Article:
Did you know that David Good, Camden, Ohio, can boast four generations of New Jersey-based cabinetmakers among his ancestors? One of the pieces Good had prominently displayed was a circa 1765 Queen Anne maple highboy that Good said had been made by one of them. It had its original brasses and surface and had come from a New Jersey collection. Other not-to-miss works were a painting of a horse by N.E. Pratt and a portrait of a lady by Micah Williams. During the show, Good sold among other things, a folk portrait of a child.
Being near the door can have advantages, and Daniel and Karen Olson’s booth saw brisk traffic because of it. While Dan was busy talking up the merits of a New England highboy with fan-carved drawer, Karen showed off a showstopping large portrait of four children that dominated their booth. The painting had provenance to the American Folk Art Gallery of New York City, Kenneth and Stephen Snow and the Donna Fields Small collection. Also of note was a Connecticut cherrywood chest on frame, a painted four-drawer chest and a set of four yellow-painted fancy chairs.
Also enjoying a prominent spot on the floor was Stephen Score, a last-minute addition who had not done the show since the 1980s, when Fran Phipps was running it. Score said he had a very good show and was particularly pleased to meet and sell to new clients. He noted sales of paintings, folk art, textiles and decorative accessories, during both the show and set-up.
Kevin Rita and Bruce Emond, Village Braider, paired up to share a booth in the corner of the floor and had filled it with modern art, antiques and garden statuary. Kevin Rita, Garvey Rita Art & Antiques, particularly wanted to point out some modernist works by Morris Shulman and Howard Rackliffe, both artists from Hartford who painted in Maine. During the show, two of the Rackliffe’s sold with interest in the other, and a museum was interested in the Shulman. An imposing Nineteenth Century carved granite figure of a woman carrying a pitcher from Albany, N.Y., was reminiscent of the stylized figures by Outsider artist, William Edmundson…at a fraction of the price.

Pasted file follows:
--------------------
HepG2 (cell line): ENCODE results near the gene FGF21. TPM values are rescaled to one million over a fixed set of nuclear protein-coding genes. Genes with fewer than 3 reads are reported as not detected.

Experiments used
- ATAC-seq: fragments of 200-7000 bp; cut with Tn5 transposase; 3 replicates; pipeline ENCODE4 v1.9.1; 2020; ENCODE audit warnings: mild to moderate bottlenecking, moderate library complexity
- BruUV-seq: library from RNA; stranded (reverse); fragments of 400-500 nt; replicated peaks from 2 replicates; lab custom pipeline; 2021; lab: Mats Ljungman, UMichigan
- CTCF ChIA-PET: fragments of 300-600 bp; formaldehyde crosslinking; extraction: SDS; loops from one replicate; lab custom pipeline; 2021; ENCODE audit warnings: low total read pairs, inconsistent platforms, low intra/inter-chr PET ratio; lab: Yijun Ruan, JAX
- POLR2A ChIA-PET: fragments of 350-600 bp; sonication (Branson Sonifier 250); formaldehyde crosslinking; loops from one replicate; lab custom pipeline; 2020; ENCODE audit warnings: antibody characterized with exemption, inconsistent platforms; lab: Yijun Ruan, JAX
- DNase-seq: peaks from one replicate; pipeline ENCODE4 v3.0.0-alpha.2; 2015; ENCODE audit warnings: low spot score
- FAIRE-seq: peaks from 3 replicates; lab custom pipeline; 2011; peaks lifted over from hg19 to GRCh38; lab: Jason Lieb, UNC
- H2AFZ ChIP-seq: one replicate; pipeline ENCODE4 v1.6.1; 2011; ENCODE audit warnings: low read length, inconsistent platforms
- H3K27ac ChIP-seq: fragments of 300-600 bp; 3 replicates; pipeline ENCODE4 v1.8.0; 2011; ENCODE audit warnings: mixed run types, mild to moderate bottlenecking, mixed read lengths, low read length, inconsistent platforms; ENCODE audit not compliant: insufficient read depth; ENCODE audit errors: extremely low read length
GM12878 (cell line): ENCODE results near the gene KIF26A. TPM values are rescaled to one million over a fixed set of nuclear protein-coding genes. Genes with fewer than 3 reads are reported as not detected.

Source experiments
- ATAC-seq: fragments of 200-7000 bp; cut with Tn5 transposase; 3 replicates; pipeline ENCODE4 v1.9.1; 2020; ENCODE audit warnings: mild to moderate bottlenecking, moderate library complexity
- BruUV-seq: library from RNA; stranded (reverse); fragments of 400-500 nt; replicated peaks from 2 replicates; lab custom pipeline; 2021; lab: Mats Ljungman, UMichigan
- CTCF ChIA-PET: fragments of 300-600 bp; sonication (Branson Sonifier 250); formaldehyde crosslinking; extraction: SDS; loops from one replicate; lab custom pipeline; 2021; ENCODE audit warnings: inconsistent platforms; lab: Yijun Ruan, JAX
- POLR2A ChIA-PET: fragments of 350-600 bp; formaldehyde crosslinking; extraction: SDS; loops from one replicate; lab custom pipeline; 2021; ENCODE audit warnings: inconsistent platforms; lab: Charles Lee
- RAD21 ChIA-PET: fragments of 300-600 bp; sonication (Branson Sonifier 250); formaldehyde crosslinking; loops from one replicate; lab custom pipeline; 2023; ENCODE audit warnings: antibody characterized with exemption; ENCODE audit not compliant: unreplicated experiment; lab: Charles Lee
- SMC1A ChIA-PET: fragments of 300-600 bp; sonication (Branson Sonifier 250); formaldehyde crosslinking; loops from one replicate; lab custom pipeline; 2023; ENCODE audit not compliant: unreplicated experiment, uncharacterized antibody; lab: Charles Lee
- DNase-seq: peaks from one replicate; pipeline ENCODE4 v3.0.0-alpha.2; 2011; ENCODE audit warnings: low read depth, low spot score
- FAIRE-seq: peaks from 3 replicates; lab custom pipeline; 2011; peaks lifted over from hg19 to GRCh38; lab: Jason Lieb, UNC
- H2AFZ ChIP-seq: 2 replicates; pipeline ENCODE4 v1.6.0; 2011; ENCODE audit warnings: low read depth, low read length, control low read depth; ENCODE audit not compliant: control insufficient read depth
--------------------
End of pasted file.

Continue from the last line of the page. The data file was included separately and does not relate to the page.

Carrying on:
John Rogers filled a two-piece Pennsylvania corner cupboard with rainbow-hued spatterware pottery, while molds, redware, painted smalls and framed works of art dominated the rest of his booth. For furniture, the New London, N.H., dealer had a slant-lid desk that had been with the Kembles, as well as a hutch table that fronted his booth.
The show fields just a few exhibitors who deal almost exclusively in fine art, and one of them is the Cooley Gallery. Jeff Cooley had brought an entire wall of small works by Zbigniew Grzyb (b 1943), an abstract contemporary Connecticut artist who worked as a security guard for the New Britain Museum of American Art and whose works are in several corporate collections in Connecticut as well as that of the New Britain Museum of American Art. At the show, he sold a work by Connecticut artist Nelson A. Moore and two watercolors. While Cooley had interest in the Grzybs, it did not translate into sales at the show, though he was hopeful a post-show sale might go through.
Mo Wajselfish of Leatherwood Antiques had the wonderfully eclectic mix of things that has become his hallmark. The Sandwich, Mass., dealer sold a variety of things, including ceramics, Vienna bronzes, wooden articles and things off his wall.
Roberto Freitas had just returned to Connecticut from doing several shows out of state, including Florida, Georgia and Tennessee. One of the pieces Freitas was delighted to have was a Queen Anne mahogany highboy from Rhode Island or coastal Connecticut that had an unusual boot-form leg, similar to another example in the collection of the Yale University Art Gallery. He was happy to report that during the show, a client took a painting on approval and later bought it.